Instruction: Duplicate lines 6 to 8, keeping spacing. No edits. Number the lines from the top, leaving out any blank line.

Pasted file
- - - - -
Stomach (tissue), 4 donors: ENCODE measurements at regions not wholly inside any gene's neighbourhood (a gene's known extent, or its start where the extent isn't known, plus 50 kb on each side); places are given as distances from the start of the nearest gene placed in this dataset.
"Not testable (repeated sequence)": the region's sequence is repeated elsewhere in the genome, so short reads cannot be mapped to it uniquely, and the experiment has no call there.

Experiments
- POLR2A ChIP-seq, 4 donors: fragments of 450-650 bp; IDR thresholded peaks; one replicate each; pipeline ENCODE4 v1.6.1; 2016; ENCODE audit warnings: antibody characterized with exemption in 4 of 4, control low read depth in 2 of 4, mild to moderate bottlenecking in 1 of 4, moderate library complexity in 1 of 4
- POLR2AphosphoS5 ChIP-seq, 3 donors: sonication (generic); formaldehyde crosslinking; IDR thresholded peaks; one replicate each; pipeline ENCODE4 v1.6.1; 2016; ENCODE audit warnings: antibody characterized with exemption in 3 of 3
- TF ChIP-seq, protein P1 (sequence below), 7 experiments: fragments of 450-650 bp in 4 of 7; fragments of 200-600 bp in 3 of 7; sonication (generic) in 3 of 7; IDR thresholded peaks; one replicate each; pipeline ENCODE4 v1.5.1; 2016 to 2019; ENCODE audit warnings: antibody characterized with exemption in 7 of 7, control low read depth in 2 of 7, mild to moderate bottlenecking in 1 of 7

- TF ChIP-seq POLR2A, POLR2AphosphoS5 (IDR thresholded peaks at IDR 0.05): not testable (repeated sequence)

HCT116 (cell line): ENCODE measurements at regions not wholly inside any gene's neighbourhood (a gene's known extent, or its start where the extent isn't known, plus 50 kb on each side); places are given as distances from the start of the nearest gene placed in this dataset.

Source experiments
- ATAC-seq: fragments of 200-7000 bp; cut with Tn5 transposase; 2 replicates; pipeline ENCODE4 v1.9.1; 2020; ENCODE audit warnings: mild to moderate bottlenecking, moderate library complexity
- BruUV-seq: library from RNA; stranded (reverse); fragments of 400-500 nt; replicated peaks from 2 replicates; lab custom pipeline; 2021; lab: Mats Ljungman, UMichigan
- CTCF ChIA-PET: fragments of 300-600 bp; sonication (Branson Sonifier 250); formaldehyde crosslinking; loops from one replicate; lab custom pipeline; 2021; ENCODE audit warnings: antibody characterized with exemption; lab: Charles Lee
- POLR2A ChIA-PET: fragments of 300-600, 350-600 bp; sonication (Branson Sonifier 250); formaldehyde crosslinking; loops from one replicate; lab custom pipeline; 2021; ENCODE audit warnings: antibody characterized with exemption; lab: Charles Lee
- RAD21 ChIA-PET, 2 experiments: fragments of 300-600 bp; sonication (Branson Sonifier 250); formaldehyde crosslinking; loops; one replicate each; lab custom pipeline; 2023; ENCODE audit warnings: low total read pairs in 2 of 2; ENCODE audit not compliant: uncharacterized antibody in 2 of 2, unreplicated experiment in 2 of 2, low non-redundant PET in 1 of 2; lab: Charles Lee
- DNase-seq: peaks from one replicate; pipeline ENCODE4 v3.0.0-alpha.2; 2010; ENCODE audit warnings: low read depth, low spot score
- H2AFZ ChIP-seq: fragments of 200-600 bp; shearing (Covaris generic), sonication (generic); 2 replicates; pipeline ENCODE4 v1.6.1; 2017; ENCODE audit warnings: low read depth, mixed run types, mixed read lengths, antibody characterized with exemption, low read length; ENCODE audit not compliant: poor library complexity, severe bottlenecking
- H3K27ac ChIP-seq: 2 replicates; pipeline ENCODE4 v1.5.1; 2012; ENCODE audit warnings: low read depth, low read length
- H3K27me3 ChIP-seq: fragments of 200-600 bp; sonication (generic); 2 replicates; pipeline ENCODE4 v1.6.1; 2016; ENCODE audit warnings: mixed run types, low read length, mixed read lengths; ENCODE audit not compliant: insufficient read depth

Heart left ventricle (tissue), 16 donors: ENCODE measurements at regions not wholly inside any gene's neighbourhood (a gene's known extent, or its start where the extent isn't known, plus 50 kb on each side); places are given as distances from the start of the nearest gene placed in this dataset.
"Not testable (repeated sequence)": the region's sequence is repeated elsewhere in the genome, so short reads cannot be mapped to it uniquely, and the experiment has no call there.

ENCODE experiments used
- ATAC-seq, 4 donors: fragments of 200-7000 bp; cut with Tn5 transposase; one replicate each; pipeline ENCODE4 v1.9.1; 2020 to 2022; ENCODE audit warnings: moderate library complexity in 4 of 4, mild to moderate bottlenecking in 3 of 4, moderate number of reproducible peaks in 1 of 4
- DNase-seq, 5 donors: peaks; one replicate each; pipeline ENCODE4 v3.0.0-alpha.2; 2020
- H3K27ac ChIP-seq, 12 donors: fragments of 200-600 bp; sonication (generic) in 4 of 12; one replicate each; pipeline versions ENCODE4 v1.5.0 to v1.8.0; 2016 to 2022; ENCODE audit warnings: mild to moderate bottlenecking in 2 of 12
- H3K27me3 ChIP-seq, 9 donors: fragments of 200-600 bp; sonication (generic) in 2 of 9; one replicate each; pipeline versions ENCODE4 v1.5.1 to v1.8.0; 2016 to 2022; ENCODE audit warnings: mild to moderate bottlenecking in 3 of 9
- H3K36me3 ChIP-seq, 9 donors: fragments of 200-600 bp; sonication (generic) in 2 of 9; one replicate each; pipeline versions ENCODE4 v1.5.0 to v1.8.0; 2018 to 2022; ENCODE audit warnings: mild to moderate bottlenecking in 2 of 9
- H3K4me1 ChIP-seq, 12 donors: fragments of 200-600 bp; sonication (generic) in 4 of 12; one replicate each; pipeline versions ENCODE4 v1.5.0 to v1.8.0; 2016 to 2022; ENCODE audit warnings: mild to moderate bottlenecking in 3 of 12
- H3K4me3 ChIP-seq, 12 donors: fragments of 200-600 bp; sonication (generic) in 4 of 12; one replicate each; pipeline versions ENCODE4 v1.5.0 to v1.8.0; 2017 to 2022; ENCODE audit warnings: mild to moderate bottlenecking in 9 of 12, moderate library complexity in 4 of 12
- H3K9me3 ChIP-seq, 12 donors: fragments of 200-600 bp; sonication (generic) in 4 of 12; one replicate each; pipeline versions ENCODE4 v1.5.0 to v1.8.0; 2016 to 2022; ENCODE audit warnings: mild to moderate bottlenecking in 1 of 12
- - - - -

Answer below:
- TF ChIP-seq, protein P1 (sequence below), 7 experiments: fragments of 450-650 bp in 4 of 7; fragments of 200-600 bp in 3 of 7; sonication (generic) in 3 of 7; IDR thresholded peaks; one replicate each; pipeline ENCODE4 v1.5.1; 2016 to 2019; ENCODE audit warnings: antibody characterized with exemption in 7 of 7, control low read depth in 2 of 7, mild to moderate bottlenecking in 1 of 7

- TF ChIP-seq POLR2A, POLR2AphosphoS5 (IDR thresholded peaks at IDR 0.05): not testable (repeated sequence)

HCT116 (cell line): ENCODE measurements at regions not wholly inside any gene's neighbourhood (a gene's known extent, or its start where the extent isn't known, plus 50 kb on each side); places are given as distances from the start of the nearest gene placed in this dataset.